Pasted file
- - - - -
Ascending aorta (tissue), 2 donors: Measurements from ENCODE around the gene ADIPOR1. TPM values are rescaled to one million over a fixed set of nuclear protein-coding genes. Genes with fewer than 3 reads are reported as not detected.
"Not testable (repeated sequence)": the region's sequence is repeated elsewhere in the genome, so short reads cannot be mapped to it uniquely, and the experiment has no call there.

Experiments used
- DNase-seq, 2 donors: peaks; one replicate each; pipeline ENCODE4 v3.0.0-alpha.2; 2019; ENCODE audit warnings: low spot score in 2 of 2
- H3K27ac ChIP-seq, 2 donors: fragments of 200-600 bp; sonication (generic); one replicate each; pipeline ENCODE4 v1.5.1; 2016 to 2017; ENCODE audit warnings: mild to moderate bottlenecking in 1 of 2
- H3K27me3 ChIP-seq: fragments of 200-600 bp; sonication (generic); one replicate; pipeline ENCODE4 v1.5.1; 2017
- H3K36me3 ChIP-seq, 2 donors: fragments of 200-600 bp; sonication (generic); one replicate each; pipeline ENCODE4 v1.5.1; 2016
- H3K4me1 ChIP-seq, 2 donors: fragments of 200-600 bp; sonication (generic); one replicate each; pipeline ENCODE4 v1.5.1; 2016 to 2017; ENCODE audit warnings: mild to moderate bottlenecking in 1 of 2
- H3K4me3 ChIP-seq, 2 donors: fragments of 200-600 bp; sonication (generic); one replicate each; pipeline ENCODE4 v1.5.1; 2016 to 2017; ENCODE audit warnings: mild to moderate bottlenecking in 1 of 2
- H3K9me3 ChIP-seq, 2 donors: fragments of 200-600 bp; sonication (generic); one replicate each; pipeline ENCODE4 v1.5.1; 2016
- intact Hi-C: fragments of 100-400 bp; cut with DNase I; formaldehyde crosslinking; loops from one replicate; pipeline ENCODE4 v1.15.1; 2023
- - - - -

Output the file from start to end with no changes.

Ascending aorta (tissue), 2 donors: Measurements from ENCODE around the gene ADIPOR1. TPM values are rescaled to one million over a fixed set of nuclear protein-coding genes. Genes with fewer than 3 reads are reported as not detected.
"Not testable (repeated sequence)": the region's sequence is repeated elsewhere in the genome, so short reads cannot be mapped to it uniquely, and the experiment has no call there.

Experiments used
- DNase-seq, 2 donors: peaks; one replicate each; pipeline ENCODE4 v3.0.0-alpha.2; 2019; ENCODE audit warnings: low spot score in 2 of 2
- H3K27ac ChIP-seq, 2 donors: fragments of 200-600 bp; sonication (generic); one replicate each; pipeline ENCODE4 v1.5.1; 2016 to 2017; ENCODE audit warnings: mild to moderate bottlenecking in 1 of 2
- H3K27me3 ChIP-seq: fragments of 200-600 bp; sonication (generic); one replicate; pipeline ENCODE4 v1.5.1; 2017
- H3K36me3 ChIP-seq, 2 donors: fragments of 200-600 bp; sonication (generic); one replicate each; pipeline ENCODE4 v1.5.1; 2016
- H3K4me1 ChIP-seq, 2 donors: fragments of 200-600 bp; sonication (generic); one replicate each; pipeline ENCODE4 v1.5.1; 2016 to 2017; ENCODE audit warnings: mild to moderate bottlenecking in 1 of 2
- H3K4me3 ChIP-seq, 2 donors: fragments of 200-600 bp; sonication (generic); one replicate each; pipeline ENCODE4 v1.5.1; 2016 to 2017; ENCODE audit warnings: mild to moderate bottlenecking in 1 of 2
- H3K9me3 ChIP-seq, 2 donors: fragments of 200-600 bp; sonication (generic); one replicate each; pipeline ENCODE4 v1.5.1; 2016
- intact Hi-C: fragments of 100-400 bp; cut with DNase I; formaldehyde crosslinking; loops from one replicate; pipeline ENCODE4 v1.15.1; 2023